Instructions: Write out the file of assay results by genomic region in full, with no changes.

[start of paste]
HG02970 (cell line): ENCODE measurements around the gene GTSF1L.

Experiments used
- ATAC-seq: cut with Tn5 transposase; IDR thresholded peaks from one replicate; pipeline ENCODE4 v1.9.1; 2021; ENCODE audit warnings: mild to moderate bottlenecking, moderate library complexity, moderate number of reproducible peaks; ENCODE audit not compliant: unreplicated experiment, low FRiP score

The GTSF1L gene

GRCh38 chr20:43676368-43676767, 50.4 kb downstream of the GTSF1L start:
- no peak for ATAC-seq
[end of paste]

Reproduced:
HG02970 (cell line): ENCODE measurements around the gene GTSF1L.

Experiments used
- ATAC-seq: cut with Tn5 transposase; IDR thresholded peaks from one replicate; pipeline ENCODE4 v1.9.1; 2021; ENCODE audit warnings: mild to moderate bottlenecking, moderate library complexity, moderate number of reproducible peaks; ENCODE audit not compliant: unreplicated experiment, low FRiP score

The GTSF1L gene

GRCh38 chr20:43676368-43676767, 50.4 kb downstream of the GTSF1L start:
- no peak for ATAC-seq